Red Sea rig

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Red Sea rig, sometimes known as gulf rig or schooner rig, is a dress code for semi-formal evening events, which in general consists of black tie attire with the jacket removed, a red bow tie and red cummerbund, although there are local variations.


Red Sea rig was originally a Royal Navy concept appearing circa 1800. Historically, it was felt that Royal Navy officers, being gentlemen, should wear the full appropriate uniform for all formal events, whatever the temperature. The sole exception was in the Red Sea, where the heat and humidity often made this physically impossible. Here, officers were permitted to remove their jackets in the wardroom, provided they added a cummerbund to temper the somewhat informal look.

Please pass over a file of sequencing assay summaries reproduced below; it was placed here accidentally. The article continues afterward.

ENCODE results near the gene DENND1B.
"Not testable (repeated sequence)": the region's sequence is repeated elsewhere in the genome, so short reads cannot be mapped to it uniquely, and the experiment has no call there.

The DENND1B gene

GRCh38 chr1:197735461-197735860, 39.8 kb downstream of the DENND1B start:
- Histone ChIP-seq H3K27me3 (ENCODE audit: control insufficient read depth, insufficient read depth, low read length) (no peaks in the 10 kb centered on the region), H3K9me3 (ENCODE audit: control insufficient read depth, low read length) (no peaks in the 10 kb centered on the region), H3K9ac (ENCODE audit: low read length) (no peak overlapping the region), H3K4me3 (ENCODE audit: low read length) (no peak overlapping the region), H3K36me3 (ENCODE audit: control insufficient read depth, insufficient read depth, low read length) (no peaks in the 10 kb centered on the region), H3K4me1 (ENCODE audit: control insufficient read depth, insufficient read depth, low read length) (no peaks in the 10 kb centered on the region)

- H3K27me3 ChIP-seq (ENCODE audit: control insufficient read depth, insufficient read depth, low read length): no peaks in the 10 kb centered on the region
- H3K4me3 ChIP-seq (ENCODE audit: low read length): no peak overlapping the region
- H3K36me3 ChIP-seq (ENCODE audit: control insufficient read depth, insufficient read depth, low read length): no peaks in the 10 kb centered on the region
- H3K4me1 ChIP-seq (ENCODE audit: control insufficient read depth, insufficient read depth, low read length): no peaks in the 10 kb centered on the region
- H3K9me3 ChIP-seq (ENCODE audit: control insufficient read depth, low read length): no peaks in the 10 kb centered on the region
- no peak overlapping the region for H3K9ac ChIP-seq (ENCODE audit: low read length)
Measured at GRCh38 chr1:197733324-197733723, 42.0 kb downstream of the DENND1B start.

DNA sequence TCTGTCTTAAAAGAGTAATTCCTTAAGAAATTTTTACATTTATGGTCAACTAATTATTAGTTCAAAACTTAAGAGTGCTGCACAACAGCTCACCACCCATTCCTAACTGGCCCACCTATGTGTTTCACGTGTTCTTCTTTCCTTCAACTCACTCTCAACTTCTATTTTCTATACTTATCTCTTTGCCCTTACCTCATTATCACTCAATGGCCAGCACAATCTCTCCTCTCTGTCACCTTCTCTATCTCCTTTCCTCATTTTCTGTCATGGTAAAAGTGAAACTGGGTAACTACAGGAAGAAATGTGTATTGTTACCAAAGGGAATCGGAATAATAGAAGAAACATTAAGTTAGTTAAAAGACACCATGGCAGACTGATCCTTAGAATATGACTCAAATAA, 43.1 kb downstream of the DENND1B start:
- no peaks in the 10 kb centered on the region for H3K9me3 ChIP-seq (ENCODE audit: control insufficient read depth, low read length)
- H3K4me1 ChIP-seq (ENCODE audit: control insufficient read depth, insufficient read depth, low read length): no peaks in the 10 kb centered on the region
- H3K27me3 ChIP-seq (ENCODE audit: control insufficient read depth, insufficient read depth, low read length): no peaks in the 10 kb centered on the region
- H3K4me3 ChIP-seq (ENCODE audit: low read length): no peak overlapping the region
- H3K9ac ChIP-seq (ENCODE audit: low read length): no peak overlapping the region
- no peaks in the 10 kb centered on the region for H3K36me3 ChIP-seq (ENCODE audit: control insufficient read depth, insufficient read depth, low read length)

In his reminiscences For King and Country, Nelson Albert Tomalin describes a rather home-made version of Red Sea rig worn onboard the whaler Southern Sea in 1943 as "...white shirt with epaulettes and long blue trousers with a black scarf as a cummerbund..." .

Because of its obvious practicality, Red Sea rig was adopted into civilian life, first by British diplomats in the Red Sea town of Jeddah, and later by the local British Business Group. It is now widely worn by many military and civilian organisations and is often the dress code of choice for dinner parties in British expatriate communities in the Middle East and Far East Speeech by David Lyman,, reproduced in Thai-American Business,...
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